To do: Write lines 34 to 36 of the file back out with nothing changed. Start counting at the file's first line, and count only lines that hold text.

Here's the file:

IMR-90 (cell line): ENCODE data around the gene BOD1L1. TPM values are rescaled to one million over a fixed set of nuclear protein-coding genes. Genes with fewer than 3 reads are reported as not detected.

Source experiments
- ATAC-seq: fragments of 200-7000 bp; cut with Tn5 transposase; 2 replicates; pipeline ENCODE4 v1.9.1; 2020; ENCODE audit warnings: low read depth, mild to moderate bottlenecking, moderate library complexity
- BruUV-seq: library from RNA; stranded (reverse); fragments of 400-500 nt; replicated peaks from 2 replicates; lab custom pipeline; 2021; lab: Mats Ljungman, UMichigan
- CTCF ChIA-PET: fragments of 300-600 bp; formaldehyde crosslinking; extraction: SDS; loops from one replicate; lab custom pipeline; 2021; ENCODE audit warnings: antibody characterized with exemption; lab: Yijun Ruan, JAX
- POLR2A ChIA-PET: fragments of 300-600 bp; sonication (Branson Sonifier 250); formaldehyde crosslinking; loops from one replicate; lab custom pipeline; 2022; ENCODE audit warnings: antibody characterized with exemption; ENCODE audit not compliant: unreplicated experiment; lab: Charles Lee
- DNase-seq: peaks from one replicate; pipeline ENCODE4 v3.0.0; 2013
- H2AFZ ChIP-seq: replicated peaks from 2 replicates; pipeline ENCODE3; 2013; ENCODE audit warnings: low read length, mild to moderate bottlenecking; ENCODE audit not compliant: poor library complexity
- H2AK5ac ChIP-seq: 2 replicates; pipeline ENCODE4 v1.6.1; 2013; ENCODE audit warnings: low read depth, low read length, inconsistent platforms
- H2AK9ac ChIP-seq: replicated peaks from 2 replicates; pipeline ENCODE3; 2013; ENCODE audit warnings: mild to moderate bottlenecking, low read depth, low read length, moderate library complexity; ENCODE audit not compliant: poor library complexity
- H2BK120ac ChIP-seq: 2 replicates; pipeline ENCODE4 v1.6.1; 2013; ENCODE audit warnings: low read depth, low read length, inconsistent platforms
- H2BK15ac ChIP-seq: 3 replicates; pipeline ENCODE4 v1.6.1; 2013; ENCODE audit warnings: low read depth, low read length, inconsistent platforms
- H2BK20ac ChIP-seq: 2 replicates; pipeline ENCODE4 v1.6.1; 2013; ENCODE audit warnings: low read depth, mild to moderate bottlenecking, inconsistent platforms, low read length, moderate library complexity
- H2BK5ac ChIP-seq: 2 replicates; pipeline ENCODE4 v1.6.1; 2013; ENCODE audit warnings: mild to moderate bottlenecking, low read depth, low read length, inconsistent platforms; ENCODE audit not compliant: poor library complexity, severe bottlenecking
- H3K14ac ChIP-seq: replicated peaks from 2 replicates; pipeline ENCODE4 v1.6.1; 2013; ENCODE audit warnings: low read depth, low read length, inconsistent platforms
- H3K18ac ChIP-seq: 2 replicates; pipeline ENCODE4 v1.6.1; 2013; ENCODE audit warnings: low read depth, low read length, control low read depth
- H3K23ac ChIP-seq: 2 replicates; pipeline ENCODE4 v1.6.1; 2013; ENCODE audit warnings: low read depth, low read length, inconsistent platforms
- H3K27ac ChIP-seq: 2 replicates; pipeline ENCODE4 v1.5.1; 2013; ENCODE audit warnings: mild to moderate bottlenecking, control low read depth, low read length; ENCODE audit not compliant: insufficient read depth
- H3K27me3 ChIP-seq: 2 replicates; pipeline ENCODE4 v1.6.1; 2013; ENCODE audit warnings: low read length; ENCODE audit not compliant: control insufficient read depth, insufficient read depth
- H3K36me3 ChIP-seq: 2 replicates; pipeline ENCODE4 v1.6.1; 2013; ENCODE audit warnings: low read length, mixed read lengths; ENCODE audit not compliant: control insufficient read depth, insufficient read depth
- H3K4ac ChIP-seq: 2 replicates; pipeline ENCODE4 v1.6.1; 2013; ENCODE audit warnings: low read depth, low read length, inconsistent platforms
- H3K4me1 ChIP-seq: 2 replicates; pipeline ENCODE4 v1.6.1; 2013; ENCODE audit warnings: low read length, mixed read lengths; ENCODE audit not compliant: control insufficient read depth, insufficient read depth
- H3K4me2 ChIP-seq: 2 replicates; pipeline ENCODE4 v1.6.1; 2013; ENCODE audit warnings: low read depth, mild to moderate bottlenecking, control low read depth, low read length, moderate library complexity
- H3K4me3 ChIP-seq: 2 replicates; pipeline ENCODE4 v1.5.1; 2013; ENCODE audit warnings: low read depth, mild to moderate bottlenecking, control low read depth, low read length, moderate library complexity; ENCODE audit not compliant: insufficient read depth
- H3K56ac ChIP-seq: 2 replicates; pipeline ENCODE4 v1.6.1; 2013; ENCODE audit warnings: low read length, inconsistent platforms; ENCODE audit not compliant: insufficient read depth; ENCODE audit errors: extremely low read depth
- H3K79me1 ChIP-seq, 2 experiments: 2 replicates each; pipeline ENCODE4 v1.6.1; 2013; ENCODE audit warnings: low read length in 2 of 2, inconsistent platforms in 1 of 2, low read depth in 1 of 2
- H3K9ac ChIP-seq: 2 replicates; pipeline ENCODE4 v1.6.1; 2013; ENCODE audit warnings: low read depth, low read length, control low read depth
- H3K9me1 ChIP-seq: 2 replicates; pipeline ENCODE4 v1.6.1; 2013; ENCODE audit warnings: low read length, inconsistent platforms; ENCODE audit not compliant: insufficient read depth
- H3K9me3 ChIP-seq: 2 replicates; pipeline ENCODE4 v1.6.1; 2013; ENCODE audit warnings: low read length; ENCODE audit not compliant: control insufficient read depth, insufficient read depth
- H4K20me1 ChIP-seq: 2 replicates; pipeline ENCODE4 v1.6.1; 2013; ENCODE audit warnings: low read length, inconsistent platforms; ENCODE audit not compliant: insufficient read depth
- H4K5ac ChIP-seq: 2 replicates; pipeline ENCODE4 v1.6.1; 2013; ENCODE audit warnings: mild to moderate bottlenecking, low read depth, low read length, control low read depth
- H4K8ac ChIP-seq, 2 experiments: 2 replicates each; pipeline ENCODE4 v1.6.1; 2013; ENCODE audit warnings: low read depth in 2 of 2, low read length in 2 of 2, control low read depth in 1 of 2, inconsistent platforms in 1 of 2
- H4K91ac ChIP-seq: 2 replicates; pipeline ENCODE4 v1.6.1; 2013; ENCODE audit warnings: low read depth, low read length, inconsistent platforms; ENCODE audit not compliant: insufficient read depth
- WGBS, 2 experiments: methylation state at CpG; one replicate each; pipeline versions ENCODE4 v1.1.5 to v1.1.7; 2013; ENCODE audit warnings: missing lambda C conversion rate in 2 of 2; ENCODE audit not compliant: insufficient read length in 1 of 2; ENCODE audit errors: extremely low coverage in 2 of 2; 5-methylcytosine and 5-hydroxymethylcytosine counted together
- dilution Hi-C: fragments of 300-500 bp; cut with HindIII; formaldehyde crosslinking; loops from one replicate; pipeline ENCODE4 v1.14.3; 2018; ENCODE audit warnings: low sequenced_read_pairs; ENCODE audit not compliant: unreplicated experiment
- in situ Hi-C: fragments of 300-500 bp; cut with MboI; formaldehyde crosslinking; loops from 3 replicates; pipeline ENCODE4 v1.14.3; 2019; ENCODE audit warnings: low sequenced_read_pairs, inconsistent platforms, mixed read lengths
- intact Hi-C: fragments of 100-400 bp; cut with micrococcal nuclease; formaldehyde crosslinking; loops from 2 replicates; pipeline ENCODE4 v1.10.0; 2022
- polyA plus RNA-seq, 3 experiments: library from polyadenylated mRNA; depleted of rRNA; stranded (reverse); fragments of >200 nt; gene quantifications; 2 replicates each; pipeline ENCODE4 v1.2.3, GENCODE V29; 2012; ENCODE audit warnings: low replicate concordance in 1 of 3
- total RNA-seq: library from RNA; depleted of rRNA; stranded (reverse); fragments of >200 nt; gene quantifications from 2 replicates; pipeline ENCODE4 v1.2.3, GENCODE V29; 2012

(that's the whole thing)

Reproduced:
- WGBS, 2 experiments: methylation state at CpG; one replicate each; pipeline versions ENCODE4 v1.1.5 to v1.1.7; 2013; ENCODE audit warnings: missing lambda C conversion rate in 2 of 2; ENCODE audit not compliant: insufficient read length in 1 of 2; ENCODE audit errors: extremely low coverage in 2 of 2; 5-methylcytosine and 5-hydroxymethylcytosine counted together
- dilution Hi-C: fragments of 300-500 bp; cut with HindIII; formaldehyde crosslinking; loops from one replicate; pipeline ENCODE4 v1.14.3; 2018; ENCODE audit warnings: low sequenced_read_pairs; ENCODE audit not compliant: unreplicated experiment
- in situ Hi-C: fragments of 300-500 bp; cut with MboI; formaldehyde crosslinking; loops from 3 replicates; pipeline ENCODE4 v1.14.3; 2019; ENCODE audit warnings: low sequenced_read_pairs, inconsistent platforms, mixed read lengths